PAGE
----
With so many big names and big events plastered across the shelves of your LCS, sometimes great comics get left behind – buried in longboxes until someone comes along to find these Hidden Gems.
Written and Illustrated by Wilfred Santiago
Published by Fantagraphics Books
”Any time you have an opportunity to make a difference in this world and you don’t, then you are wasting your time on Earth.” Roberto Clemente
Numbers and sport go hand in hand. Along with the teams they play for, a player is easily identified by the number on the back of his jersey. Call out popular players name and a hardcore sports fan will be able to tell you his jersey number. Great players become synonymous with their numbers like Babe Ruth No. 3, Michael Jordan No. 23, Jackie Robinson No. 42, Lawrence Taylor No. 56, Wayne Gretzky No. 99, and Roberto Clemente No. 21.
Wilfred Santiago’ graphic novel 21: The Story of Roberto Clemente does a fantastic job of showing the world who Roberto Clemente was and what he did to make the number 21 famous. While this book is an account of Clemente’s life you don’t have to be a fan of baseball to appreciate it. Clemente was a great man who happened to play baseball very well and used that platform to help others. Wilfred takes us on a journey that begins in Clemente’s home in Carolina, Puerto Rico. Clemente’s family didn’t have much but he did have a strong bond with his parents and his siblings. His family played a very integral role in the man Clemente would become.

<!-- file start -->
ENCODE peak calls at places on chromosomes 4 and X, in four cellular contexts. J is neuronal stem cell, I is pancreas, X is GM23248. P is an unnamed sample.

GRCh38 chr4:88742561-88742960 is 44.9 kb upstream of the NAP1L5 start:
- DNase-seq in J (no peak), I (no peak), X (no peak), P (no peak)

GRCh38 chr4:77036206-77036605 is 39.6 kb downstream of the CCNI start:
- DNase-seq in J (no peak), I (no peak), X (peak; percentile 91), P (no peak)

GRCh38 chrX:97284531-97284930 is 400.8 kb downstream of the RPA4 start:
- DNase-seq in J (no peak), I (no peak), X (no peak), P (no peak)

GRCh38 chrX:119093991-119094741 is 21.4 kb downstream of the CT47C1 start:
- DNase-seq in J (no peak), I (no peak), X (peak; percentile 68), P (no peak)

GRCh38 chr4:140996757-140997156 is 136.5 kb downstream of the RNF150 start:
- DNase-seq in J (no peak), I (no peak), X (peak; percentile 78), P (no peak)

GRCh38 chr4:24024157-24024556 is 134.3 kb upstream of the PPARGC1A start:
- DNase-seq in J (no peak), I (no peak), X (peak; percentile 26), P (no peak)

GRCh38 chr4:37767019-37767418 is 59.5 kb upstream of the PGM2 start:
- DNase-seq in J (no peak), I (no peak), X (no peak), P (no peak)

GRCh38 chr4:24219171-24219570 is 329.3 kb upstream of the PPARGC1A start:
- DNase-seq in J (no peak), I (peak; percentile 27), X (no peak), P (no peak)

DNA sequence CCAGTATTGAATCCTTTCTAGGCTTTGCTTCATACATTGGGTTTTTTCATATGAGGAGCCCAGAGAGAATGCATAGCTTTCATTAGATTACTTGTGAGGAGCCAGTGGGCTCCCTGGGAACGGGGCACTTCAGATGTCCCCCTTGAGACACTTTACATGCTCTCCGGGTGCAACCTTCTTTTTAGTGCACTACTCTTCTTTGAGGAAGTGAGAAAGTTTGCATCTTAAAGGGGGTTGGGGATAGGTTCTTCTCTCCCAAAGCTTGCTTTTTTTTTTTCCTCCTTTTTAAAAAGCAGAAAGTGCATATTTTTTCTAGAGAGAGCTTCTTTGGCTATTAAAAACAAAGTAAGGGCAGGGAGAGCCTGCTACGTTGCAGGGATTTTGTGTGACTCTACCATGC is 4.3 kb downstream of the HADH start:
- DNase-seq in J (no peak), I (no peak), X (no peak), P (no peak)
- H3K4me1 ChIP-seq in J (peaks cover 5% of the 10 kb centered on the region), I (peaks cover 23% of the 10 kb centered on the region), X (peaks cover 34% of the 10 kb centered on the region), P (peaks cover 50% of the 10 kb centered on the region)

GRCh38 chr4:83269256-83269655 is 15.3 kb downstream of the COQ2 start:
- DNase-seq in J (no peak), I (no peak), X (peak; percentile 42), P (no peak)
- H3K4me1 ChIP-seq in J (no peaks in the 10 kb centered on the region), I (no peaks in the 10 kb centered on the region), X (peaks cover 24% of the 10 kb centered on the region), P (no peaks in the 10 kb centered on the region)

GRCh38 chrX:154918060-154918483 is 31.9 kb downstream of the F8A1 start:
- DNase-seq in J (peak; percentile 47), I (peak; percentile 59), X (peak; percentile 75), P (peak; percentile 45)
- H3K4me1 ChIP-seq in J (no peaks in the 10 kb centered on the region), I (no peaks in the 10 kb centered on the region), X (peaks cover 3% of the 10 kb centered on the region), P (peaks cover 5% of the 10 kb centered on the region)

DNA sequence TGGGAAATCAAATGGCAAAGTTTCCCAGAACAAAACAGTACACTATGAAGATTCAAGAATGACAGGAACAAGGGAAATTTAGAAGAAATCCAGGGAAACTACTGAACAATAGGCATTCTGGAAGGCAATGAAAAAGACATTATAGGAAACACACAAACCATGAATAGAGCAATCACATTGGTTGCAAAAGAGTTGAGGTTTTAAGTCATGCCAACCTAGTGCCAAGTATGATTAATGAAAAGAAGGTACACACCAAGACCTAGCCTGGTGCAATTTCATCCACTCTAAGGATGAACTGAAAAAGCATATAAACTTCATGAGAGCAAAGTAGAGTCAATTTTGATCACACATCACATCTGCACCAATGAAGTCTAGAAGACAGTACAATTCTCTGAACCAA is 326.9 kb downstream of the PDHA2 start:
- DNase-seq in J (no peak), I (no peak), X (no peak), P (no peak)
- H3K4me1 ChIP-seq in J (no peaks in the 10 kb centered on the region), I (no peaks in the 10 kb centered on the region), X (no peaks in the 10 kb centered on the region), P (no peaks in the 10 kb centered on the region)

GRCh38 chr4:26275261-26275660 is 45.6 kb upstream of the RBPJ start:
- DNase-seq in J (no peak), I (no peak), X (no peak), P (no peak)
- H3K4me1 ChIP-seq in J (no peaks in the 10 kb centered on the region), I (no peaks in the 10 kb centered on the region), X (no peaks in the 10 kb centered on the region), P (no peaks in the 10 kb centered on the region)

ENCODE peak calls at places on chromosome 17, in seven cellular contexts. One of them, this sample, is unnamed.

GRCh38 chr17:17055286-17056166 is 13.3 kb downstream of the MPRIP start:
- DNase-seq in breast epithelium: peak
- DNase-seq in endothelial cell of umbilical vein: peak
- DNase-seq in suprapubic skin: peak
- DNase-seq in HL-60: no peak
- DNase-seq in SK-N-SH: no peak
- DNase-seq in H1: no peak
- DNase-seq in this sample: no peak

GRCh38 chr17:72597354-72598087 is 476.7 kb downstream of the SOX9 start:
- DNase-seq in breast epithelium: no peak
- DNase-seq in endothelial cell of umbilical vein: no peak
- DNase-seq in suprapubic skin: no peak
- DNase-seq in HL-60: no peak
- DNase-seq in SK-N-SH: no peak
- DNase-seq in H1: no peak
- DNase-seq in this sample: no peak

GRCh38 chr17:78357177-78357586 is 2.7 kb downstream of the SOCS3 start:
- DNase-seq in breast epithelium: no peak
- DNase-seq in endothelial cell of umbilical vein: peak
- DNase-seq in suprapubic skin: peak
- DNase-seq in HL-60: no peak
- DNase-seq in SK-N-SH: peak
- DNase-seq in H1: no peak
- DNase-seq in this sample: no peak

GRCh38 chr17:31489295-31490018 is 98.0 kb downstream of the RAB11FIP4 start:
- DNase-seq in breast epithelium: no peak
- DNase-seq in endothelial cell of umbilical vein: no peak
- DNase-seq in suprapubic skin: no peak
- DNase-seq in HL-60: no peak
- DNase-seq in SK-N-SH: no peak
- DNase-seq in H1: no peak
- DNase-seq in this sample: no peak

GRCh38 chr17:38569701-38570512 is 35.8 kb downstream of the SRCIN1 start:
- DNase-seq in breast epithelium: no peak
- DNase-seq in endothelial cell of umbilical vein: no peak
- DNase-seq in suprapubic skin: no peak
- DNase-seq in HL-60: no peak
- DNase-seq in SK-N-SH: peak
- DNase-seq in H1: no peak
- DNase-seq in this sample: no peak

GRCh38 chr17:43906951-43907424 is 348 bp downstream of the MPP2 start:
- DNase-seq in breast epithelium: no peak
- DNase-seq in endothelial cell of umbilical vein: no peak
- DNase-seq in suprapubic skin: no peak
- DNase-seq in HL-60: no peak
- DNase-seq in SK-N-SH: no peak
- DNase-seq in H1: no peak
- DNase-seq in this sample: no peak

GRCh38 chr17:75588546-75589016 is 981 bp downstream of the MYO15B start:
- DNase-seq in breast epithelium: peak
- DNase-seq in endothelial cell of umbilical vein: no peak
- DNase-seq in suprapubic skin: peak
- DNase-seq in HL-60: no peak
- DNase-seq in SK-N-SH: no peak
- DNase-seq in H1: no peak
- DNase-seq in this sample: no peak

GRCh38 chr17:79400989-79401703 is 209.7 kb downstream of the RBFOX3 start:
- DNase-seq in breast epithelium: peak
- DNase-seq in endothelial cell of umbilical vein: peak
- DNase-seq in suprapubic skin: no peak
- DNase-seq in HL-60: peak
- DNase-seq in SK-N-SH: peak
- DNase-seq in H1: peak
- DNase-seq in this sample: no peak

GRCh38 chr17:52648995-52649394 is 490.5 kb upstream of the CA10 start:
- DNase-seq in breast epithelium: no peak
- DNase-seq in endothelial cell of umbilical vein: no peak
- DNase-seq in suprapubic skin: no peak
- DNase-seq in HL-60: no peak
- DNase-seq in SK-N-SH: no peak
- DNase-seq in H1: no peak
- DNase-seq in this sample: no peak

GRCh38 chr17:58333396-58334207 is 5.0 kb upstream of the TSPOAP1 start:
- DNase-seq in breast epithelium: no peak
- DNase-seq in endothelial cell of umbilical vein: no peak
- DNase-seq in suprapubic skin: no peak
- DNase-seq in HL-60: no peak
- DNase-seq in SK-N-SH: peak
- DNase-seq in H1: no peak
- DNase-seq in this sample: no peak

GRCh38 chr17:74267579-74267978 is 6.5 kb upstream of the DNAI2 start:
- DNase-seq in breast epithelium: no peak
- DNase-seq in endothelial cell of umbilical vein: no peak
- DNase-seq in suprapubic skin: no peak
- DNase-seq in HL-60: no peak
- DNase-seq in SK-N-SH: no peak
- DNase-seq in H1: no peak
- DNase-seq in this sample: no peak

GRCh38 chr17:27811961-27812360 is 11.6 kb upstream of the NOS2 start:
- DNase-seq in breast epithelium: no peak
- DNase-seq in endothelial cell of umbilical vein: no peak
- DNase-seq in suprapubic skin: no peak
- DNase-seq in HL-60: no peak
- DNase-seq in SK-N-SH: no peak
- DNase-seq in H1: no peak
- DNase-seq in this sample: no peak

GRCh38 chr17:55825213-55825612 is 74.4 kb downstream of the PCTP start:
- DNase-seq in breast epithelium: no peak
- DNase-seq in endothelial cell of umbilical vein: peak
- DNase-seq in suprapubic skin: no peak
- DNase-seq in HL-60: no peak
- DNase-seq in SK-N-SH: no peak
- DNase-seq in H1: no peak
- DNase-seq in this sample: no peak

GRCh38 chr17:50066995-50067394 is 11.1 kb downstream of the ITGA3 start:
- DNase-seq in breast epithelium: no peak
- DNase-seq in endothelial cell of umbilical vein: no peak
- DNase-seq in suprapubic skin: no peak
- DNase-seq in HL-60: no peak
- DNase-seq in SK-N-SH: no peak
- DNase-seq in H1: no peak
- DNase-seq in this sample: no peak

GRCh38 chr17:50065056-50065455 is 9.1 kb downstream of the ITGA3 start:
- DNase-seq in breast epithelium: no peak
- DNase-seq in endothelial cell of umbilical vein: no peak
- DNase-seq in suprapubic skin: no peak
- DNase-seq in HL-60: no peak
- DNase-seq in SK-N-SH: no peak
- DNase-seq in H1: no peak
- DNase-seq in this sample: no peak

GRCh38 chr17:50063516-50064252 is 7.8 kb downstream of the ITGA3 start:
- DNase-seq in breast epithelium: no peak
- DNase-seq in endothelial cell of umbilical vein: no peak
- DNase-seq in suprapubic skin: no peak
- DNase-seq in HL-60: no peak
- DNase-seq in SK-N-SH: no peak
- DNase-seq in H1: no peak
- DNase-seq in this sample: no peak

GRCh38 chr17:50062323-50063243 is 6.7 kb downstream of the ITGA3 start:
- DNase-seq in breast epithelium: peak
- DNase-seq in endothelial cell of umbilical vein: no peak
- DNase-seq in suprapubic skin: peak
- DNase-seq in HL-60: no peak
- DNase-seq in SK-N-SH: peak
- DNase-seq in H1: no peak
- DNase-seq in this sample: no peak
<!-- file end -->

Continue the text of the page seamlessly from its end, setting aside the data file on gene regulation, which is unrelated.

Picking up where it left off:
Santiago’s art and his choice in colors are perfect. He doesn’t use bright colors choosing instead a darker palette. They convey the hard working nature of the Clemente family and it is also appropriate when the book shifts over to Pittsburgh. The Steel City is known for its working class and Santiago displays that very well in the panels of the book. The art of the book also does a great job of setting the tone for the 200 page book.
Clemente’s struggles are central to his story. Santiago weaves this story as Clemente undertakings move to Pittsburgh and his time as an outfielder for the Pittsburgh Pirates. It was in Pittsburgh where Clemente’s talents came to the forefront for the world to see. What also came through was the discrimination that was commonplace during that time. Clemente not only faced issues because of his skin color but he had the added obstacle of not speaking English.
Santiago does a great job of telling Clemente’s story, his struggles, and his triumphs without being sermonizing. Make no mistake about it the star is Clemente the man and Santiago highlights that. He doesn’t inundate the readers with baseball statistics and at the same time displays the role baseball played in his life. Clemente lived his life to help others. His accomplishments are more than numbers on the back of a baseball card and Santiago honors that.
Clemente died as he lived, serving others. Wilfred Santiago does a superb job of writing and illustrating Clemente’s tragic last moments. Santiago makes this book accessible to everyone who wants to learn about a man who fought to make it to the big leagues and did everything he could to help those less fortunate. Clemente is an inspiration to millions of people and Santiago’s graphic novel is a great tribute.